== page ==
Time for Love!
Lord, You’re the creator of all beauty, of all that is right and good. I praise You for all You’ve made.
Read SONG OF SONGS 3:6-5:1
 Who is this coming up from the desert like a column of smoke, perfumed with myrrh and incense made from all the spices of the merchant?  Look! It is Solomon’s carriage, escorted by sixty warriors, the noblest of Israel,  all of them wearing the sword, all experienced in battle, each with his sword at his side, prepared for the terrors of the night.  King Solomon made for himself the carriage; he made it of wood from Lebanon.  Its posts he made of silver, its base of gold. Its seat was upholstered with purple, its interior lovingly inlaid by the daughters of Jerusalem.  Come out, you daughters of Zion, and look at King Solomon wearing the crown, the crown with which his mother crowned him on the day of his wedding, the day his heart rejoiced. Lover How beautiful you are, my darling! Oh, how beautiful! Your eyes behind your veil are doves. Your hair is like a flock of goats descending from Mount Gilead.  Your teeth are like a flock of sheep just shorn, coming up from the washing. Each has its twin; not one of them is alone.  Your lips are like a scarlet ribbon; your mouth is lovely. Your temples behind your veil are like the halves of a pomegranate.  Your neck is like the tower of David, built with elegance; on it hang a thousand shields, all of them shields of warriors.  Your two breasts are like two fawns, like twin fawns of a gazelle that browse among the lilies.  Until the day breaks and the shadows flee, I will go to the mountain of myrrh and to the hill of incense.  All beautiful you are, my darling; there is no flaw in you.  Come with me from Lebanon, my bride, come with me from Lebanon. Descend from the crest of Amana, from the top of Senir, the summit of Hermon, from the lions’ dens and the mountain haunts of the leopards.  You have stolen my heart, my sister, my bride; you have stolen my heart with one glance of your eyes, with one jewel of your necklace.  How delightful is your love, my sister, my bride! How much more pleasing is your love than wine, and the fragrance of your perfume than any spice!  Your lips drop sweetness as the honeycomb, my bride; milk and honey are under your tongue. The fragrance of your garments is like that of Lebanon.  You are a garden locked up, my sister, my bride; you are a spring enclosed, a sealed fountain.  Your plants are an orchard of pomegranates with choice fruits, with henna and nard,  nard and saffron, calamus and cinnamon, with every kind of incense tree, with myrrh and aloes and all the finest spices.  You are a garden fountain, a well of flowing water streaming down from Lebanon. Beloved Awake, north wind, and come, south wind! Blow on my garden, that its fragrance may spread abroad. Let my lover come into his garden and taste its choice fruits. Lover I have come into my garden, my sister, my bride; I have gathered my myrrh with my spice. I have eaten my honeycomb and my honey; I have drunk my wine and my milk. FriendsEat, O friends, and drink; drink your fill, O lovers. Scripture taken from the Holy Bible, NEW INTERNATIONAL VERSION. Copyright © 1973, 1978, 1984 International Bible Society. All rights reserved throughout the world. Used by permission of International Bible Society.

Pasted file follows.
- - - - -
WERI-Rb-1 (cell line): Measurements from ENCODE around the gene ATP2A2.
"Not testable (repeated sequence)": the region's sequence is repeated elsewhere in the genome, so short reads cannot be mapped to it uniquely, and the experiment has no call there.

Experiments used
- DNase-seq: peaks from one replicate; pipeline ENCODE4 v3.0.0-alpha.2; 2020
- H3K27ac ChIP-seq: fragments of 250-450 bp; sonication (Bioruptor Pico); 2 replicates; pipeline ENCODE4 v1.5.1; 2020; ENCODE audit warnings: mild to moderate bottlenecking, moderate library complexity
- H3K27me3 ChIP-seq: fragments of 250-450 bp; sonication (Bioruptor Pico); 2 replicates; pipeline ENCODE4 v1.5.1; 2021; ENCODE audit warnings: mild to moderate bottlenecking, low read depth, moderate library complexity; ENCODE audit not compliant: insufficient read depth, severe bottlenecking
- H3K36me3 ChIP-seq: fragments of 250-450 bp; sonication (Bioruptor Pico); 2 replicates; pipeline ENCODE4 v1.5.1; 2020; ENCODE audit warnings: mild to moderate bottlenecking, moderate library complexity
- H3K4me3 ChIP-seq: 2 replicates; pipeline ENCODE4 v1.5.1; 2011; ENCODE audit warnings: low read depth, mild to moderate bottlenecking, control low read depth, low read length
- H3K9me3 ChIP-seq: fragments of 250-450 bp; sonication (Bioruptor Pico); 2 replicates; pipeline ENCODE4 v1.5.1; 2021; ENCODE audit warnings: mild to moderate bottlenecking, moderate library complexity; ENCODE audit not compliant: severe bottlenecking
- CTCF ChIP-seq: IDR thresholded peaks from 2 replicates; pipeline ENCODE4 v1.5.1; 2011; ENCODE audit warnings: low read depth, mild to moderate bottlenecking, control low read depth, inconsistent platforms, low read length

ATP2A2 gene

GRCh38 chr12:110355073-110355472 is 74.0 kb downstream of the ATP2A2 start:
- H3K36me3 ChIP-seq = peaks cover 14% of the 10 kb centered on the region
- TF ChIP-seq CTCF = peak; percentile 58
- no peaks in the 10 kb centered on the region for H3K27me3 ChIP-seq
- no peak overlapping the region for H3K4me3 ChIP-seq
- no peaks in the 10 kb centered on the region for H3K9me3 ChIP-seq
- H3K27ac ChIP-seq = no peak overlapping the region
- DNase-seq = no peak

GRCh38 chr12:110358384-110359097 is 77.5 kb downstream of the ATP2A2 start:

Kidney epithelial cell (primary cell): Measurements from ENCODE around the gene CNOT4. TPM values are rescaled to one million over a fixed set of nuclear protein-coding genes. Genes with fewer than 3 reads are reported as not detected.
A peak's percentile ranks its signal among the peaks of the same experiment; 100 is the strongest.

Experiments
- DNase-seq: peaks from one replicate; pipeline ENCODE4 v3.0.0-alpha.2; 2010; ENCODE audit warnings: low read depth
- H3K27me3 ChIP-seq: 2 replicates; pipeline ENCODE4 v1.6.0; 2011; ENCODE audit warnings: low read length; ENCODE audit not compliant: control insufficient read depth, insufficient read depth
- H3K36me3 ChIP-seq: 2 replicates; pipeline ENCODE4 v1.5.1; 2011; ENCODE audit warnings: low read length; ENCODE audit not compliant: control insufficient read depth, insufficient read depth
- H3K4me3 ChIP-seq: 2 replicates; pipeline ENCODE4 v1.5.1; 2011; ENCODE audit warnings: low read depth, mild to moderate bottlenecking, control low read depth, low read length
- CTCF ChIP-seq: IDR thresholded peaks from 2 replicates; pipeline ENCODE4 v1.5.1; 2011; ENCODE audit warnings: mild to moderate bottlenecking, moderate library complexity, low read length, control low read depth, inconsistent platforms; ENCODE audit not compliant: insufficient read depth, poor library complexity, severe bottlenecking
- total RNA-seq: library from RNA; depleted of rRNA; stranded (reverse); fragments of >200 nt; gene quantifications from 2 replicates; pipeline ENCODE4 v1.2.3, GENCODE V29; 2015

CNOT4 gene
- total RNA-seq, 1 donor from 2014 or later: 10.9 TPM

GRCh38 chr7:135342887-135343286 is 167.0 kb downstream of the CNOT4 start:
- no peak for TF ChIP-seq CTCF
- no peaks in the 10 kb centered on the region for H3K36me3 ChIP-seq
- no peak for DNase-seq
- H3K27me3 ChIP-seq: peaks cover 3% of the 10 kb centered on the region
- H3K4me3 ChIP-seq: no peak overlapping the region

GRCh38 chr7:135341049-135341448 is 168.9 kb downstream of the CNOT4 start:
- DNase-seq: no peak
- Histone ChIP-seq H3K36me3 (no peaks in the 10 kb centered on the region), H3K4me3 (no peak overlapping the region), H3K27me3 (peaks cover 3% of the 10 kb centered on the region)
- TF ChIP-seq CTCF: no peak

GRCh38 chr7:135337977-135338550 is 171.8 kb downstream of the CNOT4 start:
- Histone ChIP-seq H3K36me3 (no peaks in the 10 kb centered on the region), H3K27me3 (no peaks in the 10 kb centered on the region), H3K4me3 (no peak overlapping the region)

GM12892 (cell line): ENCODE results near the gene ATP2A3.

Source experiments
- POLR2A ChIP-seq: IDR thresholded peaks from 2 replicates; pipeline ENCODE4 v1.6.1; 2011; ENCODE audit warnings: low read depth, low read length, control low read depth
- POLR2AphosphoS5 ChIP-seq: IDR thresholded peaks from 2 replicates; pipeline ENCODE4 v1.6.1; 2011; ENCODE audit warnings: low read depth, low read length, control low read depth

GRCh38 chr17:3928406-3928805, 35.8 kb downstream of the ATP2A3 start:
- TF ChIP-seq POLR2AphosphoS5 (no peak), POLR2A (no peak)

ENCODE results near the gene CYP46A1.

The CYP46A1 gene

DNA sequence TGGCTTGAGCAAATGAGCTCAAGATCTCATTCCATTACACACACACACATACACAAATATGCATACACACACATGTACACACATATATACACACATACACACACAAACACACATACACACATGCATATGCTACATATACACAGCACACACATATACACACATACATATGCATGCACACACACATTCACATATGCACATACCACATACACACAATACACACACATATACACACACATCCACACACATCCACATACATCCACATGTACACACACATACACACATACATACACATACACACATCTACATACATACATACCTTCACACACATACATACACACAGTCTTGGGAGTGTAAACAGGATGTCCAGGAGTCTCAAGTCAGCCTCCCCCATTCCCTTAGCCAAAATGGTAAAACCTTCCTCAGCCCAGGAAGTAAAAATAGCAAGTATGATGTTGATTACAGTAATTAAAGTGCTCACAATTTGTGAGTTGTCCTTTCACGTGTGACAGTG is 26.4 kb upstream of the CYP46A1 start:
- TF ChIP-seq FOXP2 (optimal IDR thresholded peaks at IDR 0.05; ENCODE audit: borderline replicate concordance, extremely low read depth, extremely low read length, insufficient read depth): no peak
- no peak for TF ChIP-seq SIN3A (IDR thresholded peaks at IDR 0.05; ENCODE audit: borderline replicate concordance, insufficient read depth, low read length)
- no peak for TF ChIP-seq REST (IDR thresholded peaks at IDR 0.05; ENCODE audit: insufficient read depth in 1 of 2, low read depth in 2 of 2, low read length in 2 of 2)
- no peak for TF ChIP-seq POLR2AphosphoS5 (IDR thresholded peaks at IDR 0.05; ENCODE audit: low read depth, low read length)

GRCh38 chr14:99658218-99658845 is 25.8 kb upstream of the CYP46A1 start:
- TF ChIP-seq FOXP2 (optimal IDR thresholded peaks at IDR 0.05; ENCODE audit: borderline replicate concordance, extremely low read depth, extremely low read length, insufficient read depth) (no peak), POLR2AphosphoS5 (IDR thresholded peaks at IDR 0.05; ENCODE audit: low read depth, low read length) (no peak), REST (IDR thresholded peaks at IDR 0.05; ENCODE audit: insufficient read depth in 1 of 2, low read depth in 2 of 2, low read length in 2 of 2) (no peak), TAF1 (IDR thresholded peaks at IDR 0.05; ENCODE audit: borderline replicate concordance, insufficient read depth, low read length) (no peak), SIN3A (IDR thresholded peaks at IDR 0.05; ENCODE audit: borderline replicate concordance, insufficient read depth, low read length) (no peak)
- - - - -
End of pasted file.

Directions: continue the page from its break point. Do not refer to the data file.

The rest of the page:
ReflectHow does the Lover describe the love of his Beloved?
Vacations allow time for that special someone who may get overlooked in the busyness of everyday life. You might be married to an accountant, but when you see him on the beach, all golden and sun-kissed, he’s an Adonis. When he steps out of the shower in a haze of aftershave, he’s a mythical hero. When he opens the door of his hatchback, he’s Prince Charming. No? Well, perhaps, like me, you don’t go for all that romance stuff. And I’m not very good with flattery either—it makes me squirm. So if I was on the receiving end of this love song, I’d break out in nervous laughter. I’d have to look the other way.
But in songs we can say things that we normally wouldn’t or couldn’t. Some of us may find it hard to use words of adoration—but thank God for those who don’t. John Donne’s “Holy Sonnet XIV” is a beautiful example: “Take me to you, imprison me, for I / Except you enthrall me, never shall be free / Nor ever chaste, except you ravish me.” It’s probably not for singing in church! However, Donne’s passion for God is a challenge to every lukewarm soul.
Take time to think of how you could express your praise and love for God. Then, try to actually do it!
O Lord, open my heart and lips so that I can give You the whole-hearted praise that You so richly deserve.
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